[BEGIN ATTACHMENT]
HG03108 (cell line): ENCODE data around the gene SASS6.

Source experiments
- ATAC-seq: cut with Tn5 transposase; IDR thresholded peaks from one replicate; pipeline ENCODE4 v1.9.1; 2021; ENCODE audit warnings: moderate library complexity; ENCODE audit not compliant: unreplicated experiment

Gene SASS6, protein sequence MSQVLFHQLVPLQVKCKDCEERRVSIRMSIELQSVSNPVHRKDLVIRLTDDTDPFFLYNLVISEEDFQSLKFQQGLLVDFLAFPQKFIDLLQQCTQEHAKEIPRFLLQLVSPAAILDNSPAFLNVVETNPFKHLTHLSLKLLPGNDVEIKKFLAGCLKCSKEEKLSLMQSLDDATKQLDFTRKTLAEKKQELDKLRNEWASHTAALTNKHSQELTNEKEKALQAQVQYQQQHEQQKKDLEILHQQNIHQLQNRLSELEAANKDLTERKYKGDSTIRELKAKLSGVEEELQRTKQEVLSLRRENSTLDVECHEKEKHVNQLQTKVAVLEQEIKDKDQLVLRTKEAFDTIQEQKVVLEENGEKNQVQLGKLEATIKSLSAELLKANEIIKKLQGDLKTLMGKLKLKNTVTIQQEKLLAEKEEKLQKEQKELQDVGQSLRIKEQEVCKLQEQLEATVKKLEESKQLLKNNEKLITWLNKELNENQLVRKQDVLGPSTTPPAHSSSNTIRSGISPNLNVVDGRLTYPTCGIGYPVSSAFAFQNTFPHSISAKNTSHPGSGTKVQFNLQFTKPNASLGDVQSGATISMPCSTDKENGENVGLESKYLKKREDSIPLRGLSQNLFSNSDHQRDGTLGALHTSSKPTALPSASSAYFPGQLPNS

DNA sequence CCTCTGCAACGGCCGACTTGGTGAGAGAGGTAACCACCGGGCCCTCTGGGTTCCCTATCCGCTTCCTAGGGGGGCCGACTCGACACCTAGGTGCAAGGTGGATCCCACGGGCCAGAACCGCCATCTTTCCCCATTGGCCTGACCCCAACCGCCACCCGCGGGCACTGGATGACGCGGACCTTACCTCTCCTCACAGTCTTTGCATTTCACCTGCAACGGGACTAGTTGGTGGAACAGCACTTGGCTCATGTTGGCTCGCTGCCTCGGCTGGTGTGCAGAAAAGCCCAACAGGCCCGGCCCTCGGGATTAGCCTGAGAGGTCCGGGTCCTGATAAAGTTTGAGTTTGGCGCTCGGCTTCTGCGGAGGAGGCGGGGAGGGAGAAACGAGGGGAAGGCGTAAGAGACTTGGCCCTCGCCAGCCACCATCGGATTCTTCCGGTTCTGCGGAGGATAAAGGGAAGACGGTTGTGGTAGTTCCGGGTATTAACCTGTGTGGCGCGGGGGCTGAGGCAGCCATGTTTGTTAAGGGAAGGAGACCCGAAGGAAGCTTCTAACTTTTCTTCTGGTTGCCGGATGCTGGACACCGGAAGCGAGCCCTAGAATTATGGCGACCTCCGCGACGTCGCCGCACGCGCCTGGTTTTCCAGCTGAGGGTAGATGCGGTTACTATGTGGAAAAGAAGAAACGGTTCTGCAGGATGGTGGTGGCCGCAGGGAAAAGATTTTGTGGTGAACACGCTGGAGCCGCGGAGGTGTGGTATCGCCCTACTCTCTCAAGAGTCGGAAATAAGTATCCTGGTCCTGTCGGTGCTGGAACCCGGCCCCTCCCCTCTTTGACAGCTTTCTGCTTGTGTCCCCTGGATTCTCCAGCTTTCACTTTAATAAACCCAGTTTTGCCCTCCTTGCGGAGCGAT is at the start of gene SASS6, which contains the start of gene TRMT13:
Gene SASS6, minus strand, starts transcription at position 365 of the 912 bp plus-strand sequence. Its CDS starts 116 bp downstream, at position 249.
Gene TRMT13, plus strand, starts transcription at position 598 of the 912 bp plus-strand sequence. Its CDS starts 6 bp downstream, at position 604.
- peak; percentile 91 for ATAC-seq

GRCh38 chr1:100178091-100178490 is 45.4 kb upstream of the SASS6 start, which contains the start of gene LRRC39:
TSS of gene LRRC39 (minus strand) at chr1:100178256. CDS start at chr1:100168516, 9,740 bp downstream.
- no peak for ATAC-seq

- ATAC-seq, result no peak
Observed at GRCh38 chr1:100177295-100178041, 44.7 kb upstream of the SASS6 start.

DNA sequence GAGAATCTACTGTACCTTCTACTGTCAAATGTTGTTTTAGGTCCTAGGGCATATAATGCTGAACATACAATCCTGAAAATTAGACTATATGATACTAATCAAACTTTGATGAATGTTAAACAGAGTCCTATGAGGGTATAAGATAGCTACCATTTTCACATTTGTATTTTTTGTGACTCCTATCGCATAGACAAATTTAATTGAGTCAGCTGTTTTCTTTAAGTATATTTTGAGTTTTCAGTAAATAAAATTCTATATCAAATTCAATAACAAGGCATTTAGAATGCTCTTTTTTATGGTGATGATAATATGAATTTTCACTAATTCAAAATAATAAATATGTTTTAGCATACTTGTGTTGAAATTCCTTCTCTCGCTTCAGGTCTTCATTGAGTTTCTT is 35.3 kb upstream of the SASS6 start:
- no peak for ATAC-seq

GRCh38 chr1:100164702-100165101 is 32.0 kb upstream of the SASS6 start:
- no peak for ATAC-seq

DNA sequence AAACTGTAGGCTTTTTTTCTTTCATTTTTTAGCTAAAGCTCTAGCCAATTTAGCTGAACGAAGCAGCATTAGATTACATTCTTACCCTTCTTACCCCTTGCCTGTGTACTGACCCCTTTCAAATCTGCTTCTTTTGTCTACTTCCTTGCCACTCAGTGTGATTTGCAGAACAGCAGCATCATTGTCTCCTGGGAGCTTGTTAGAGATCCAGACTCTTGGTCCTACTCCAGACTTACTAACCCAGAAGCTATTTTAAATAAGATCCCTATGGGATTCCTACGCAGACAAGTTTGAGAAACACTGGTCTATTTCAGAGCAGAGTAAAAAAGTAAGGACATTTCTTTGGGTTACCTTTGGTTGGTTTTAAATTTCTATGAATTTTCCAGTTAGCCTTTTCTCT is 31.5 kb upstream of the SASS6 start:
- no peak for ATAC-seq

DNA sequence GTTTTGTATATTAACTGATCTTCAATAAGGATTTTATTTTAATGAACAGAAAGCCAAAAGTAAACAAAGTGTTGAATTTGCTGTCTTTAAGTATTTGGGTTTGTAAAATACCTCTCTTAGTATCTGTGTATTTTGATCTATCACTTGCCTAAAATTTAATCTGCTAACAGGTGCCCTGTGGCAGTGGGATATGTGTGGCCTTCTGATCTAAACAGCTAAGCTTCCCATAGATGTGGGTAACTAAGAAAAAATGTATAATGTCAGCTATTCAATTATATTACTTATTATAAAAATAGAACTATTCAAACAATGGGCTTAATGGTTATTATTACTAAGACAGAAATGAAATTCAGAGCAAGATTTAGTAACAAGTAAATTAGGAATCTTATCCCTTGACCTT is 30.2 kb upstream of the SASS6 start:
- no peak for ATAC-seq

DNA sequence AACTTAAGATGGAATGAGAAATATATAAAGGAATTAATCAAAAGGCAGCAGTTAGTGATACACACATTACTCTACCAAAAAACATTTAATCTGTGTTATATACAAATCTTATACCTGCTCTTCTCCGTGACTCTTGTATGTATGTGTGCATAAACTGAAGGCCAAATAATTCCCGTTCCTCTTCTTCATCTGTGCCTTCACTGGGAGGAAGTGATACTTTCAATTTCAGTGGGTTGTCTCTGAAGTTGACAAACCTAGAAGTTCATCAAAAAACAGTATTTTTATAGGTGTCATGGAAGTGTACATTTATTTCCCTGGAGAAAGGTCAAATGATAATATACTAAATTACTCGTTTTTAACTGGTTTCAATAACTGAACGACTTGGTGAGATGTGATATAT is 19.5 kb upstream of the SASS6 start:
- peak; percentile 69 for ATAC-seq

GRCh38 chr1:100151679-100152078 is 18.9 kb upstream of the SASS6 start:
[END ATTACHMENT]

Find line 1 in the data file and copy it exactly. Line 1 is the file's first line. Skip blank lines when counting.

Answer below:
HG03108 (cell line): ENCODE data around the gene SASS6.